Bubbles of ancient CO2 captured in Arctic ice; mottled primordial landscapes
that, in the wake of Hurricanes Katrina and Sandy, grew inside houses; fractal patterns
formed by the liquid contaminants in urban runoff – these phenomena represent
nature in transition due to our culture's impact on the environment.
The formations that manifest at such sites inspire me, in part because I have
always lived at the water's edge, from my childhood on Cape Cod to adult life in
New Orleans and New York City. A series of kinetic sculptures and
wall drawings made of tiny black and white-headed pins borrow the patterns of
the molds that emerged in homes in New Orleans after floodwaters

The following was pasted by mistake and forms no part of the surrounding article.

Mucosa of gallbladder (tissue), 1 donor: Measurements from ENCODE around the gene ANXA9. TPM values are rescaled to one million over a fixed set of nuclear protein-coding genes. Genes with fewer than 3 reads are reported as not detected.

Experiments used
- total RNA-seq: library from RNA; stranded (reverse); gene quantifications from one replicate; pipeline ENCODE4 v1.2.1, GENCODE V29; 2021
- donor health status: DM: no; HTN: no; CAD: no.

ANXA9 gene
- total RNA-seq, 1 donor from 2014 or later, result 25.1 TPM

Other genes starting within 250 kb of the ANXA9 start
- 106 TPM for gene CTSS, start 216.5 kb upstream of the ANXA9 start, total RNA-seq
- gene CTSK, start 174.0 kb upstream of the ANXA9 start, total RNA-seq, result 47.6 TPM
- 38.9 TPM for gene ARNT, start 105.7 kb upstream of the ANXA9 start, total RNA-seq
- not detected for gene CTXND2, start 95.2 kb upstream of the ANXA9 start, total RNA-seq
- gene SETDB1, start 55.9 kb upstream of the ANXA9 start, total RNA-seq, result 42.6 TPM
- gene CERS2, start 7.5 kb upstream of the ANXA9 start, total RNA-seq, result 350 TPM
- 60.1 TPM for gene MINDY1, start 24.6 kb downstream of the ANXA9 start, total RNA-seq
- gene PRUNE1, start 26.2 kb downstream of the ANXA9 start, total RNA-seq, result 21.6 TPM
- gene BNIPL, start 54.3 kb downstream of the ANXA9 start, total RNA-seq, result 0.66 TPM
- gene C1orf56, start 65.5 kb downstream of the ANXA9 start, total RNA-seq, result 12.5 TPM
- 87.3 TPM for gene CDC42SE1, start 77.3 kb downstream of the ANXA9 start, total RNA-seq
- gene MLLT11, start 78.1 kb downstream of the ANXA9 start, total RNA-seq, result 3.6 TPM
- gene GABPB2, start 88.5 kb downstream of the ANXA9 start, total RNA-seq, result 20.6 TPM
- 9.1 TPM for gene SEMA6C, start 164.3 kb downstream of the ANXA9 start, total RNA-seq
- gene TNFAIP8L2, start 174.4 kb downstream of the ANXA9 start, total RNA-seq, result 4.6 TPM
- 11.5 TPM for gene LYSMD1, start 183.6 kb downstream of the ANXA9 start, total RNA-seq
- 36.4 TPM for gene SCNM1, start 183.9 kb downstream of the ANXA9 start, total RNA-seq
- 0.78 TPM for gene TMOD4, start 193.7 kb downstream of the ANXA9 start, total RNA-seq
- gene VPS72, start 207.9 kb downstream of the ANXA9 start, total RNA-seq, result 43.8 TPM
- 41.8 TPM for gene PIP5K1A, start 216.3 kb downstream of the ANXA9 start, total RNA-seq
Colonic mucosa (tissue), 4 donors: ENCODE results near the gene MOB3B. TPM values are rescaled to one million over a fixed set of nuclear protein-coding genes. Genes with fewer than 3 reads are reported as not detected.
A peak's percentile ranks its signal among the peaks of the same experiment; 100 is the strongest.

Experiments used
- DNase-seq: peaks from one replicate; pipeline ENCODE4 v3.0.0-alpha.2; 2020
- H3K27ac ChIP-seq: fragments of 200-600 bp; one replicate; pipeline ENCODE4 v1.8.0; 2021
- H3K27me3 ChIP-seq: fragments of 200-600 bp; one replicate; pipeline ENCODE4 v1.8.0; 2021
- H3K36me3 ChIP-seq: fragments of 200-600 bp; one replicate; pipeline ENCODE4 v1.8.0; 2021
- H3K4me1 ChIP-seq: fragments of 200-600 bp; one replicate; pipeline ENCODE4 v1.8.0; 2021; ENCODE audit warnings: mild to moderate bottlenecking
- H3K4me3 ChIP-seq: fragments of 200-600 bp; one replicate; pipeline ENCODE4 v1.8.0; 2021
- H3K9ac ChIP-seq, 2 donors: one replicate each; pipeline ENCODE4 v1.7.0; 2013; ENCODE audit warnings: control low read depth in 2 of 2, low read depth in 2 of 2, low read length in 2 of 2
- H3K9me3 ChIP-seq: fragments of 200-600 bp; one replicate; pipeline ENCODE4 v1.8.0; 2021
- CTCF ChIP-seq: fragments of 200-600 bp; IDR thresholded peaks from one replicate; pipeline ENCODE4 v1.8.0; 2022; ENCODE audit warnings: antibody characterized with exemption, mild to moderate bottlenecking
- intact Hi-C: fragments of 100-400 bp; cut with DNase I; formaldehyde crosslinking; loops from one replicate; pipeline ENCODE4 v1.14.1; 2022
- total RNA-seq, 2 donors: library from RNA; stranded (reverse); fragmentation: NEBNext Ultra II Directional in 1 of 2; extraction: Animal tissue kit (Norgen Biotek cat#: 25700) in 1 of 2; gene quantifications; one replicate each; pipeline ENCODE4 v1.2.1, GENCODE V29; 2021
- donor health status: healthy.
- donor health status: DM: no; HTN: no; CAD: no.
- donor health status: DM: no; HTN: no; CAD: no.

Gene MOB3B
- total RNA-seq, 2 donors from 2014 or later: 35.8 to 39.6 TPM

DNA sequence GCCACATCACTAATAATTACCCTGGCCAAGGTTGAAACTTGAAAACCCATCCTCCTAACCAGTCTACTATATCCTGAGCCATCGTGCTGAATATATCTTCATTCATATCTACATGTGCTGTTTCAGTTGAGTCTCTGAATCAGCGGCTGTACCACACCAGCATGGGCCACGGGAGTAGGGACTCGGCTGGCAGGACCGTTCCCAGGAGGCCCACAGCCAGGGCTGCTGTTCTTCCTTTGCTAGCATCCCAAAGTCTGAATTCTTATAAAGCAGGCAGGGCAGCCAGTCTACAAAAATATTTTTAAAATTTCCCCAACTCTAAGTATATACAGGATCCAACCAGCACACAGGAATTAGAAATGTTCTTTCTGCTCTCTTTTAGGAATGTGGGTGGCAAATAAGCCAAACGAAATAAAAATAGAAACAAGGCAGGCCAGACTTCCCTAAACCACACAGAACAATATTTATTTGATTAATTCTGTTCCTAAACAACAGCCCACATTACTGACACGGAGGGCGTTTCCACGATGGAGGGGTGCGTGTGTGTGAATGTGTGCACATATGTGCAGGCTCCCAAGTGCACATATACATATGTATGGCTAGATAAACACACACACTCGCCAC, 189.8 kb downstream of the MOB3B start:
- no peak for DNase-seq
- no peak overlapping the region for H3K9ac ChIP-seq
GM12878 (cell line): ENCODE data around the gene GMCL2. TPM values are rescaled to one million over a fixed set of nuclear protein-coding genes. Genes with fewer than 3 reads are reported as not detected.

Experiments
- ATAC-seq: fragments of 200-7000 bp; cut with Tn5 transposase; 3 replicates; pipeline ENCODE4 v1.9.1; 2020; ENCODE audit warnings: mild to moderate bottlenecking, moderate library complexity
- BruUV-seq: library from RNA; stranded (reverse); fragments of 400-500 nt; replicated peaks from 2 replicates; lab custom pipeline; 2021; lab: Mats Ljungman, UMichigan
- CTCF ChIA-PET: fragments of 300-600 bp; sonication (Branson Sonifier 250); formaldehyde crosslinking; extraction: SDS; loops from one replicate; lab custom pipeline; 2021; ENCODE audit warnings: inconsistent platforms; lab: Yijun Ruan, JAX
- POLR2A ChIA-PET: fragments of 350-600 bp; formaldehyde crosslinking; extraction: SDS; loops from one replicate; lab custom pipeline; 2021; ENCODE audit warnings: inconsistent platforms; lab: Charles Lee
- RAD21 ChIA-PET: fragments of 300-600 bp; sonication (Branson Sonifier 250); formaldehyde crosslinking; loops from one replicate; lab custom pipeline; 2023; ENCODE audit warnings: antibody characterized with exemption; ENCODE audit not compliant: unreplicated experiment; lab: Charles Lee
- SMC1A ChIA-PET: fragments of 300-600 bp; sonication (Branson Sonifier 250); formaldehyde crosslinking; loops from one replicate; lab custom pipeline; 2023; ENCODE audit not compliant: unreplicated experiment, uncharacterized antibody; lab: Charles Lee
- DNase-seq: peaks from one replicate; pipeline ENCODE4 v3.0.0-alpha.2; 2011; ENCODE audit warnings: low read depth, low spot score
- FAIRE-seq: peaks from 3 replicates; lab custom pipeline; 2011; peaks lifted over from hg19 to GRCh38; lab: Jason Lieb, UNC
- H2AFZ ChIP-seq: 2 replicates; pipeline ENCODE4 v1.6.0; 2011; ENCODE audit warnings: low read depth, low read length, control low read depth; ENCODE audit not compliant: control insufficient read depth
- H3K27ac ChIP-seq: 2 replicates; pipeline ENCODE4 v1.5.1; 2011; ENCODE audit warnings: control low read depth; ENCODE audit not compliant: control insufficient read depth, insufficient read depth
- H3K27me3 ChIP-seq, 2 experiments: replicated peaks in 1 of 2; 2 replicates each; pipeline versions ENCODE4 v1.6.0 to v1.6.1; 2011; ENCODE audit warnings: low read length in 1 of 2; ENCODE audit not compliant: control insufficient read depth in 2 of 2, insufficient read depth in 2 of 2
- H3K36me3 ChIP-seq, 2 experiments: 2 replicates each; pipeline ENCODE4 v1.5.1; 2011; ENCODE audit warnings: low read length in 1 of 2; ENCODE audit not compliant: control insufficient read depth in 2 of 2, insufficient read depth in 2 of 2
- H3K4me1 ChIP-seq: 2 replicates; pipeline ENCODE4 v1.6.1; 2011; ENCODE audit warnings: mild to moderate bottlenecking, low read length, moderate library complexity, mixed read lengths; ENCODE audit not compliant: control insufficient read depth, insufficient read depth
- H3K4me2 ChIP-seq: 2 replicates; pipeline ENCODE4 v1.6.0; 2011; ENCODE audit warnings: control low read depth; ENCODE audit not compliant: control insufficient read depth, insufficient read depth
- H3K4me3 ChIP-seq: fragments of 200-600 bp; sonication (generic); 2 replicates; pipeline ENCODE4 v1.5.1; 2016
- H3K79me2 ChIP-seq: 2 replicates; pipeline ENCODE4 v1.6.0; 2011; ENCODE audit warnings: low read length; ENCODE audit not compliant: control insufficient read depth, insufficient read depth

receded; a multi-channel video projected on to glass windows of a
service station captures the chemical turbulence on the surface of puddles on
the streets of New York, and an installation of over a thousand hand-built
porcelain sculptures represents marine barnacles that will increasingly occupy
coastal areas as our actions warm the globe and waters begin to rise.
Environments under stress are more than a thematic aspect of the work as the
materials themselves have transitional qualities and are subject to interactive
and evolutionary change. Ceramic sculptures are bisque-fired, without the final
firing that would render them impermeable, leaving them porous and vulnerable.
A series of blown glass “bubbles” installed in an outdoor urban lily pond take on
water and algae from the pond as they become a part of the landscape, and
reflect the world around them.
I explore the liminal space between nature untouched by human intervention
and the “new nature” we create every day.